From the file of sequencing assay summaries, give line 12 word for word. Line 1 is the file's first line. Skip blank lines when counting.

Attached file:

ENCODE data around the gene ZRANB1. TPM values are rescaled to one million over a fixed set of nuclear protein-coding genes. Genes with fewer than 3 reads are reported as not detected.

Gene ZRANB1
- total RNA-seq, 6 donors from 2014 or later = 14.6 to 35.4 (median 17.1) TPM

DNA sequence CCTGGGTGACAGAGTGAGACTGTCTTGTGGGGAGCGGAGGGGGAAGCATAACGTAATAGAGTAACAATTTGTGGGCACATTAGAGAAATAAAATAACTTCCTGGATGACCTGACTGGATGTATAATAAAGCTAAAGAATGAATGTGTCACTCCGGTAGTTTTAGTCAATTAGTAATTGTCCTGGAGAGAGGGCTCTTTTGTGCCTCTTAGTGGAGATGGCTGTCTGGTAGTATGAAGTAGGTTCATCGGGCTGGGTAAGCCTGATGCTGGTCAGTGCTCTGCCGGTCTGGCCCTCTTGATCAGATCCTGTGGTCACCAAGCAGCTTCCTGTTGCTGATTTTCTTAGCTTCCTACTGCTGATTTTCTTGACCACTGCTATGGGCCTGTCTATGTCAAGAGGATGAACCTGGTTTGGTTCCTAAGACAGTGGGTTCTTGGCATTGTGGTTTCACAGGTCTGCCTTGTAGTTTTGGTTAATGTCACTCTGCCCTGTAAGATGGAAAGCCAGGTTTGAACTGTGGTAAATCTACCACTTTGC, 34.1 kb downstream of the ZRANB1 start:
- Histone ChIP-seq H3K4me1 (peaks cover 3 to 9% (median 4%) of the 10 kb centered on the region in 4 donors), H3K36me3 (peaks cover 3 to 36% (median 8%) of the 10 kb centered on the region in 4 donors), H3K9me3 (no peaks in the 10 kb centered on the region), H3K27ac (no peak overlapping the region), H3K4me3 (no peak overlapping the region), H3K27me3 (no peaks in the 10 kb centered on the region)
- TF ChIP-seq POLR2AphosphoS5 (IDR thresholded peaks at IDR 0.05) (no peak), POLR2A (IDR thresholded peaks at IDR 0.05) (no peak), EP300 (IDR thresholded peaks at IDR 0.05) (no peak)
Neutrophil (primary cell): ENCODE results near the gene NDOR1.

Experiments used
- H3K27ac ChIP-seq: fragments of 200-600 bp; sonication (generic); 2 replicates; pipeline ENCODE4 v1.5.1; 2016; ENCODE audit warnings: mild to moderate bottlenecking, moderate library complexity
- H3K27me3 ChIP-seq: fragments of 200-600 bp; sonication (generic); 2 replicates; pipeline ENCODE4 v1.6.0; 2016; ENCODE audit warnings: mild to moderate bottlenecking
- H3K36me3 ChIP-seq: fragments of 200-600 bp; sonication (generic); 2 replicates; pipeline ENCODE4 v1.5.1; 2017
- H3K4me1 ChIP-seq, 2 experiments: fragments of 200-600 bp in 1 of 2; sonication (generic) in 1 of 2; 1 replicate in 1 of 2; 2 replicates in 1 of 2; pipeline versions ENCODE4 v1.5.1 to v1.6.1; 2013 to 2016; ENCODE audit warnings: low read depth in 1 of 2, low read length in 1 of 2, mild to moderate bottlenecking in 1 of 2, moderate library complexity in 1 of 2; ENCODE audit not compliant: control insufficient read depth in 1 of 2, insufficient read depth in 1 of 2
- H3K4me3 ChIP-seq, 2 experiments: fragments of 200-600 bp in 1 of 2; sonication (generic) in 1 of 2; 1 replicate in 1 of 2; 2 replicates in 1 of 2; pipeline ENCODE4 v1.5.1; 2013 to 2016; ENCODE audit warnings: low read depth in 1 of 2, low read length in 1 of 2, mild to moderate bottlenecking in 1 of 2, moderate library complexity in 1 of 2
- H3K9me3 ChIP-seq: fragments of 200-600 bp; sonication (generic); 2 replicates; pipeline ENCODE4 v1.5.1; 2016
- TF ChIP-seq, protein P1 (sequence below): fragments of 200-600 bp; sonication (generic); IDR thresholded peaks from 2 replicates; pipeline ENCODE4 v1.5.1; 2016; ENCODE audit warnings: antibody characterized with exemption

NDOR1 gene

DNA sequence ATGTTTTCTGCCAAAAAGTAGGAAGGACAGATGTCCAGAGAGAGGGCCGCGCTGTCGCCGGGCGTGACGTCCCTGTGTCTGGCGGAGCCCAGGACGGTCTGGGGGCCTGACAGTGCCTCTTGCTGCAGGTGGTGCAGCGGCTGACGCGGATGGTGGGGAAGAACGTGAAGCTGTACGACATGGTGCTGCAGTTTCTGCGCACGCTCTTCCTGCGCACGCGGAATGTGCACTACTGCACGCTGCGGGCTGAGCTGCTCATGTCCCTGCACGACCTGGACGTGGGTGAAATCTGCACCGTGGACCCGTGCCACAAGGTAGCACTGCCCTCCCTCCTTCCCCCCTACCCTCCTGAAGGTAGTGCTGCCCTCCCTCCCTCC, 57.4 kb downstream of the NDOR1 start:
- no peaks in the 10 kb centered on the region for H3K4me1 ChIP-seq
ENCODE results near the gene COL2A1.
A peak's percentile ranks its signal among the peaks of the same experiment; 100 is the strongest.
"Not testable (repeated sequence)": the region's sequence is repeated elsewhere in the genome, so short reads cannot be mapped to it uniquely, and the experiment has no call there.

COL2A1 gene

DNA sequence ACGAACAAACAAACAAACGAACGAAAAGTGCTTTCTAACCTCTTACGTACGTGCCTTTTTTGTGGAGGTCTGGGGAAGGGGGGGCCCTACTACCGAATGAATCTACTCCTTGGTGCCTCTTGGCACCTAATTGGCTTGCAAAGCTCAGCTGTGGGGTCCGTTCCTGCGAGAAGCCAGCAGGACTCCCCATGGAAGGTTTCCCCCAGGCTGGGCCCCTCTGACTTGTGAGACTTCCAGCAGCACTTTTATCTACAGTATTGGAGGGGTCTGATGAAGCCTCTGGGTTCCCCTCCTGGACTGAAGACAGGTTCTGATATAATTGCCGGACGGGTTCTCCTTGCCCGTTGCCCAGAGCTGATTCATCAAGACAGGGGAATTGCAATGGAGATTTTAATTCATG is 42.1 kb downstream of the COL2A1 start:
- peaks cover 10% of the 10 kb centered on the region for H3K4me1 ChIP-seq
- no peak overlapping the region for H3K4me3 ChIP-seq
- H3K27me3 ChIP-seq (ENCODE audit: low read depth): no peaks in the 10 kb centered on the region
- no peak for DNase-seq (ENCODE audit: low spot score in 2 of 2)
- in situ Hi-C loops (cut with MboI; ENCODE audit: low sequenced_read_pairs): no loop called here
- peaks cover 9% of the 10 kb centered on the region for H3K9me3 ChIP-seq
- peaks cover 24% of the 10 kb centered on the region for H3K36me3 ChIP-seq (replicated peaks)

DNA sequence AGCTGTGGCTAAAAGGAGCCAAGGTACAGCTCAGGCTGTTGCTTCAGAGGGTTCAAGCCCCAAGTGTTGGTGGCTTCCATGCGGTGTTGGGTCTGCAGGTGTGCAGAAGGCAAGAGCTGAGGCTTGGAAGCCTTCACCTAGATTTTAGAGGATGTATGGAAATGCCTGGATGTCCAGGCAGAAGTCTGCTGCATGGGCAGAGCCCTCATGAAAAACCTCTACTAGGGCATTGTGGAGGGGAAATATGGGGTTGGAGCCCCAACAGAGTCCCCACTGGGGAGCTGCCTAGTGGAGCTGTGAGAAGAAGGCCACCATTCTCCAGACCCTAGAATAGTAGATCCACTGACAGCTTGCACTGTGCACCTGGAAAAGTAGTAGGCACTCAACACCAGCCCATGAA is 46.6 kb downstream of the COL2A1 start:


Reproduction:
- H3K4me1 ChIP-seq, 2 experiments: fragments of 200-600 bp in 1 of 2; sonication (generic) in 1 of 2; 1 replicate in 1 of 2; 2 replicates in 1 of 2; pipeline versions ENCODE4 v1.5.1 to v1.6.1; 2013 to 2016; ENCODE audit warnings: low read depth in 1 of 2, low read length in 1 of 2, mild to moderate bottlenecking in 1 of 2, moderate library complexity in 1 of 2; ENCODE audit not compliant: control insufficient read depth in 1 of 2, insufficient read depth in 1 of 2